Original Article

Child Psychiatry & Human Development

, Volume 46, Issue 1, pp 44-56

Adaptive Multimodal Treatment for Children with Attention-Deficit-/Hyperactivity Disorder: An 18 Month Follow-Up

  • Manfred DöpfnerAffiliated withDepartment of Child and Adolescent Psychiatry and Psychotherapy, Medical Faculty, University of Cologne Email author 
  • , Elena IseAffiliated withDepartment of Child and Adolescent Psychiatry and Psychotherapy, Medical Faculty, University of Cologne
  • , Tanja Wolff Metternich-KaizmanAffiliated withDepartment of Child and Adolescent Psychiatry and Psychotherapy, Medical Faculty, University of Cologne
  • , Stephanie SchürmannAffiliated withDepartment of Child and Adolescent Psychiatry and Psychotherapy, Medical Faculty, University of Cologne
  • , Christiane RademacherAffiliated withDepartment of Child and Adolescent Psychiatry and Psychotherapy, Medical Faculty, University of Cologne
  • , Dieter BreuerAffiliated withDepartment of Child and Adolescent Psychiatry and Psychotherapy, Medical Faculty, University of Cologne

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Abstract

The Cologne Adaptive Multimodal Treatment (CAMT) study demonstrated that adaptive and individually tailored multimodal treatment for attention-deficit/hyperactivity disorder (ADHD) [consisting of behavior therapy (BT) and/or stimulant medication] is highly effective. This study reports findings of the 18 month follow-up assessment. Parents and teachers completed broad range behavior scales (Child Behavior Checklist/Teacher Report Form) and standardized ADHD and oppositional defiant disorder/conduct disorder symptom rating scales. Children that used medication to treat ADHD at follow-up (N = 32) and those that did not (N = 34) were analyzed separately. Parents did not report significant changes in child behavior from posttest to follow-up. Teacher ratings revealed some aggravation of ADHD symptoms in children that received medication, but this was not significant after Bonferroni correction. The initial advantage of combined treatment over BT was no longer evident. It can be concluded that treatment for ADHD that is tailored to the assessed needs of children results in large treatment effects that are maintained for at least 18 months.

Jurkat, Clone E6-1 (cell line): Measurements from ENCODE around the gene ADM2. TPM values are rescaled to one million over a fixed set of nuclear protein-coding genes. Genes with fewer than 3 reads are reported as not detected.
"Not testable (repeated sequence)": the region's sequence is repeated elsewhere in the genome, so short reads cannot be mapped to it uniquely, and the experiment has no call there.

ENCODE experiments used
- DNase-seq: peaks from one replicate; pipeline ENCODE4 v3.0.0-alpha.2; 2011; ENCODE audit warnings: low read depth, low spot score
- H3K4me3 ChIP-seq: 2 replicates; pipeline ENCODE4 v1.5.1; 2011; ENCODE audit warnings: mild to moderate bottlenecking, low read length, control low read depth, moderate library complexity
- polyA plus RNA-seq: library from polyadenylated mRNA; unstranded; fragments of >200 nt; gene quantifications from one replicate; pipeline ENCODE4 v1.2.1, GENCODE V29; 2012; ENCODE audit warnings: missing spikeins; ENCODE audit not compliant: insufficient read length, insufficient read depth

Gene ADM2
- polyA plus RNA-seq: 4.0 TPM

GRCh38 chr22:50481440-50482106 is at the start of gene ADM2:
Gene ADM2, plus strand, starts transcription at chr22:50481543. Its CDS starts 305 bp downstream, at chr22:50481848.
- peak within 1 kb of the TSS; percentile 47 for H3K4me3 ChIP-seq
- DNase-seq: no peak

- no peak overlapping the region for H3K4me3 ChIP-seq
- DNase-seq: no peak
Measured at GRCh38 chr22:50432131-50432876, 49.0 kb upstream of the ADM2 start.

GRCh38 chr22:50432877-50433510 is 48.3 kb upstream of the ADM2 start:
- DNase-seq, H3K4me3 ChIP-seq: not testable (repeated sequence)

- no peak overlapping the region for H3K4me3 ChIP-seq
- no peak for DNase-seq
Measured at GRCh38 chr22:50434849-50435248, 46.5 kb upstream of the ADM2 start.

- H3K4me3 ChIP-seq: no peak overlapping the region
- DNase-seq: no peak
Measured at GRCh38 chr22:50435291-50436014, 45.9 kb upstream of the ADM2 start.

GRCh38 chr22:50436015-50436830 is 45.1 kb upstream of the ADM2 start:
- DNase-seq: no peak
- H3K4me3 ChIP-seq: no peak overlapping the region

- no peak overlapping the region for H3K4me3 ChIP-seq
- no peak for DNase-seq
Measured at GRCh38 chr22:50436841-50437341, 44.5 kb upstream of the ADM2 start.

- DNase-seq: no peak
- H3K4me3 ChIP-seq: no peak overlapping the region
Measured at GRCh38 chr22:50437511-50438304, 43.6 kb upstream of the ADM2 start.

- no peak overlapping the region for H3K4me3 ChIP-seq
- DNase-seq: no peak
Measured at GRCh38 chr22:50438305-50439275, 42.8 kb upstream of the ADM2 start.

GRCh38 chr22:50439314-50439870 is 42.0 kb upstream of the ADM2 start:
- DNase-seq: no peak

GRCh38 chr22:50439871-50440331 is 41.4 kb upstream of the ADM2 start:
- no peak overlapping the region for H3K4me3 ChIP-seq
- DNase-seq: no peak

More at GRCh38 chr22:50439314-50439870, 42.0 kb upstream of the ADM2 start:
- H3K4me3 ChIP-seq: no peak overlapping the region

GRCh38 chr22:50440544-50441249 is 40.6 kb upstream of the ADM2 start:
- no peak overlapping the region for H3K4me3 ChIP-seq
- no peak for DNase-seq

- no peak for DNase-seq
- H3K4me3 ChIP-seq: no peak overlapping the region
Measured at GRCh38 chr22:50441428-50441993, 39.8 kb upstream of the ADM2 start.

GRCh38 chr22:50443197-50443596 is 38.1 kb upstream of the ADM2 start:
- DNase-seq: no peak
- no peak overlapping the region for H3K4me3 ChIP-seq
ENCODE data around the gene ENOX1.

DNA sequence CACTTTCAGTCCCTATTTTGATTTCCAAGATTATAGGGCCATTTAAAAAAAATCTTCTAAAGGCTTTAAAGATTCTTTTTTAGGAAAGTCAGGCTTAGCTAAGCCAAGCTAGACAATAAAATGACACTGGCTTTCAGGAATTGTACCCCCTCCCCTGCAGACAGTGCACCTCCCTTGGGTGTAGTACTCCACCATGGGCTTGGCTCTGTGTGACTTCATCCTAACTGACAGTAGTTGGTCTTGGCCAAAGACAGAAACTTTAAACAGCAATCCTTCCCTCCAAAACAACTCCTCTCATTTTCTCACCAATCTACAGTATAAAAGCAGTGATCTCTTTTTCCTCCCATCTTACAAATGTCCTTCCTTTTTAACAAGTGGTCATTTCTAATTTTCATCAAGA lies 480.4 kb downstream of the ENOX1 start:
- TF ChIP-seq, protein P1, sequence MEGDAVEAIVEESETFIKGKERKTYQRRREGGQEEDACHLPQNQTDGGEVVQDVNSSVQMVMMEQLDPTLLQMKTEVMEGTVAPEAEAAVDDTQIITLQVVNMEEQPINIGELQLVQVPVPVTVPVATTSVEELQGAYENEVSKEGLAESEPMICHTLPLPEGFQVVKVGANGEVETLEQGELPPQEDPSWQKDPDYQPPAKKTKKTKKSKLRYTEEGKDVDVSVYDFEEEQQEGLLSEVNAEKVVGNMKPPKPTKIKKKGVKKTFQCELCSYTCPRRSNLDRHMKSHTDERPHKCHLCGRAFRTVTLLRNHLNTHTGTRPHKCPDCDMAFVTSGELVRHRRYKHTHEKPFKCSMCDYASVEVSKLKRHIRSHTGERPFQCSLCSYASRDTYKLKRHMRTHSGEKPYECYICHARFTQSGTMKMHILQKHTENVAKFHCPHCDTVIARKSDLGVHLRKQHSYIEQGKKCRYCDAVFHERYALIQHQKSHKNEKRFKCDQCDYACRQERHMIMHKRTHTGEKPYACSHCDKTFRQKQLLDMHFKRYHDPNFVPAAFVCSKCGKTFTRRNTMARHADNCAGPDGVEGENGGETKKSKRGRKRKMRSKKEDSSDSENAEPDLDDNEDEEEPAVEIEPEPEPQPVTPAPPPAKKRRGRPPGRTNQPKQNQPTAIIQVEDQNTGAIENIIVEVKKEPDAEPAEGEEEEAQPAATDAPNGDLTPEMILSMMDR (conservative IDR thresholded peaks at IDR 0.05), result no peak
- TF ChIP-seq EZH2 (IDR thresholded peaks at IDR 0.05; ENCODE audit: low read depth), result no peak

Keywords

ADHD Multimodal treatment Behavior therapy Medical management Long-term effectiveness